1. I live in Ireland and the way that I have seen this working is that people will tend to buy a coke with their friends / their own name on it then post it to Facebook - people are always on the hunt for their own name so it's defiantly effective!

    I am more curious as to whether coke are using analytical techniques to determine the placing of bottle: they are doing it at a country level - ie John mark Phillip in England, but are they looking at particular geographies based on locations - I think analysis of Facebook locations would be a good way of doing this - perhaps they will divulge information on this at some point!

    • John Balla

      Hi Damian,

      I figured there was more to it than meets the eye and I'm glad to hear people are doing that because it seems like that's the point. I agree with you about the analysis behind it - it would be fascinating to understand how they planned it, among other reasons because there are some multilingual countries like Belgium and Spain where language, culture and names are very sensitive topics.

      Thanks for commenting!

  2. In Belgium, the 150 most common names between 1983 and 2000 were chosen. Names where excluded that are brand names and the name Mohammed was also excluded to prevent possible negative reactions.

    • John Balla

      Hi Mark,
      That's interesting to know about Belgium. I wonder if their named products were distributed differently in Flanders versus Wallonia, or if how they distributed the different names impacted sales patterns.
      Thanks for your comment!

  3. John Balla

    Just sharing additional detail about this campaign from this article in the Times of Israel. This was contributed as a comment by Ariella Brown on a syndicated posting of this blog post at Here is the original article link:
    The Coke campaign, called "Share a Coke," was launched May 1, and has already proven to be one of the most popular by Coca-Cola in recent years, a company spokesperson said. The centerpieces of the campaign are the "individualized" bottles consumers can buy, with their names on the label. The bottles are not produced to order; rather, the company said, the bottles use a range of about 150 of the popular first names of residents of each country (mostly in the younger demographics) where the campaign has been running. There are also nicknames, as well as generic titles, like, husband, wife, boyfriend, etc.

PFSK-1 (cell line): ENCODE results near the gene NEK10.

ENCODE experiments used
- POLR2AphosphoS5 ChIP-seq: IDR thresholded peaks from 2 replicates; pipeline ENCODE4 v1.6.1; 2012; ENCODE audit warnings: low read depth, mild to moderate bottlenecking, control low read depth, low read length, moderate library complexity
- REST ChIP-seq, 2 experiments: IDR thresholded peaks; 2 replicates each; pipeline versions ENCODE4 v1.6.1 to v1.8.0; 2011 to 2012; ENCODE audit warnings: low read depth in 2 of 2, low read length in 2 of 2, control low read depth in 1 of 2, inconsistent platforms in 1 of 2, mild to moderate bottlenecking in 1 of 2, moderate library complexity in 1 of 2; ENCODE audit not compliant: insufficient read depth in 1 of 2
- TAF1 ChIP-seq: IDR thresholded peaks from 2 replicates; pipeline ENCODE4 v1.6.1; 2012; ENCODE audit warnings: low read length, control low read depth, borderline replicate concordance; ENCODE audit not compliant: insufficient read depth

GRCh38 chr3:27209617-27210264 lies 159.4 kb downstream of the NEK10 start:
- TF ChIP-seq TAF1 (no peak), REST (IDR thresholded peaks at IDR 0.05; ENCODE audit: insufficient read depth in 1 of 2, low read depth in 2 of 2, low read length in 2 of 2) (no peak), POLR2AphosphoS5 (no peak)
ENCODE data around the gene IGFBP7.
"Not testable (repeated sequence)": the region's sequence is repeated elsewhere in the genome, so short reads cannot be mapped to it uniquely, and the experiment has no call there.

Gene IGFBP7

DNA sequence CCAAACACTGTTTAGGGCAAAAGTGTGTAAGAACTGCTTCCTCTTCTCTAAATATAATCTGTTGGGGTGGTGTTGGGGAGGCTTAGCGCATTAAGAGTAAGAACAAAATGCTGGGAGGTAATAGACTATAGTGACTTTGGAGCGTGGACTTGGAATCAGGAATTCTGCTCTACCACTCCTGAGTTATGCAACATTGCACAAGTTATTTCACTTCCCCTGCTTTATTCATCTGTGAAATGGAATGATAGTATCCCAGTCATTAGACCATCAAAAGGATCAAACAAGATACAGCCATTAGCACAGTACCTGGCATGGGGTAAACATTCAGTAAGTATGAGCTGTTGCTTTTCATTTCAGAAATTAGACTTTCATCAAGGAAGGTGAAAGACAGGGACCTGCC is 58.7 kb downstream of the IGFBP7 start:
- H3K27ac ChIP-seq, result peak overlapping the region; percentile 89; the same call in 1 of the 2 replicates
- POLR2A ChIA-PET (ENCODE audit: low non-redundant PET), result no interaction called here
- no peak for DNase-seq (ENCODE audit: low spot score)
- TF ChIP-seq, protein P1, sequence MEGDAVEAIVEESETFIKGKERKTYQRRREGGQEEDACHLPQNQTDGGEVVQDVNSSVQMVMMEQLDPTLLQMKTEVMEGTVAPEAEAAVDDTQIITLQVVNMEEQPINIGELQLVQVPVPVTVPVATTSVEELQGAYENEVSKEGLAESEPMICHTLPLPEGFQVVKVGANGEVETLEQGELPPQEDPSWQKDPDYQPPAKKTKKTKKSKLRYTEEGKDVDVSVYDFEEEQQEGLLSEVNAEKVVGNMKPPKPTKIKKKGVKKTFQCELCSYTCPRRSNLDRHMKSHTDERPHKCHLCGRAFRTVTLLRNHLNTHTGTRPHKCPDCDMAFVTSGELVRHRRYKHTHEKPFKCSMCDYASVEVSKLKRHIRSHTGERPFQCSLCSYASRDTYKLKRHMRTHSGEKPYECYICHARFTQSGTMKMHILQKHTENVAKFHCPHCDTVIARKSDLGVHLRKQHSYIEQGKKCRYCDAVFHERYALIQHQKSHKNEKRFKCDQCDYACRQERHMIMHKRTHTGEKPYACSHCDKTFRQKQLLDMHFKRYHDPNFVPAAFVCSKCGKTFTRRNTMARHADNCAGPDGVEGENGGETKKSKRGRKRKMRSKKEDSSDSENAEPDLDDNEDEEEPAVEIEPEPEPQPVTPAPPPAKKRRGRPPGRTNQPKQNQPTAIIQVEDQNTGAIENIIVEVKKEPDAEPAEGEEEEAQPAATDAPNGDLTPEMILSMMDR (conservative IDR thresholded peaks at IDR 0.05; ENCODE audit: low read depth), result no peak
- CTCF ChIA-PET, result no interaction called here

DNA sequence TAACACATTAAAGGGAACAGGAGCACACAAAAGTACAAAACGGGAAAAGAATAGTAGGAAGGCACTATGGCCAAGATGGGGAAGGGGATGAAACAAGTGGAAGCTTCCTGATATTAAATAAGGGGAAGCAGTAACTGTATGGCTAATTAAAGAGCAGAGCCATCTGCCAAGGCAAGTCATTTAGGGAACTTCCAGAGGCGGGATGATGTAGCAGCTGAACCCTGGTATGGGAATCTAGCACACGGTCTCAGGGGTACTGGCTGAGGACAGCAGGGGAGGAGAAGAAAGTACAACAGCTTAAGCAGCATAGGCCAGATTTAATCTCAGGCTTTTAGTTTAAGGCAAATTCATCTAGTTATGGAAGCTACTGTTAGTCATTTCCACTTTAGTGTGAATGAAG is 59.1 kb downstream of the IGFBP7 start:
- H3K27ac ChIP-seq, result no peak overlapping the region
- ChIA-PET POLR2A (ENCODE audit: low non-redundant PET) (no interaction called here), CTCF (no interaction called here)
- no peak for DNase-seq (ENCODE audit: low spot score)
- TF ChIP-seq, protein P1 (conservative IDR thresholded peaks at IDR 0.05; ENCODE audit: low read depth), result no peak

The campaign is running in 32 countries, and by the time it ends after the summer, some 800 million "name bottles" will have been distributed, Coke said. Test campaigns ran in Australia (2011) and New Zealand (2012), and were considered big successes by Coke. The campaign includes not just personalized labels, but a whole web campaign, with consumers "sharing" a coke online, and even flashing the names of customers who register at a Coke website on digital billboards in New York's Times Square.

    But the label is the centerpiece of the campaign, and getting those labels printed proved to be a major challenge for Coke. Although the company has been printing labels by the billions for decades, this printing job was different, company officials said. Personalized label printing – meaning, changing the text or design of a label – is different from conventional label printing, in that it requires changes to the print run to be made "on the fly," without shutting down label production and recalibrating the printing equipment to change the name on the label.

    Coke generally handles its own label printing, industry reports quoted company officials as saying, with equipment that is set to print the "normal" labels of Coca-Cola, Diet Coke, and Coke Zero — Coke's three main offerings. That's only three labels. But in the new campaign, Coke needed to be able to turn out, on schedule, 150 or so separate labels, for 32 markets – or close to 5,000 different labels.

    It was a major challenge for the company, said Marit Kroon, marketing manager of Coca-Cola Europe, and after much experimentation, the company decided to print all the labels on HP Indigo printers, developed in Israel by the Indigo division of HP.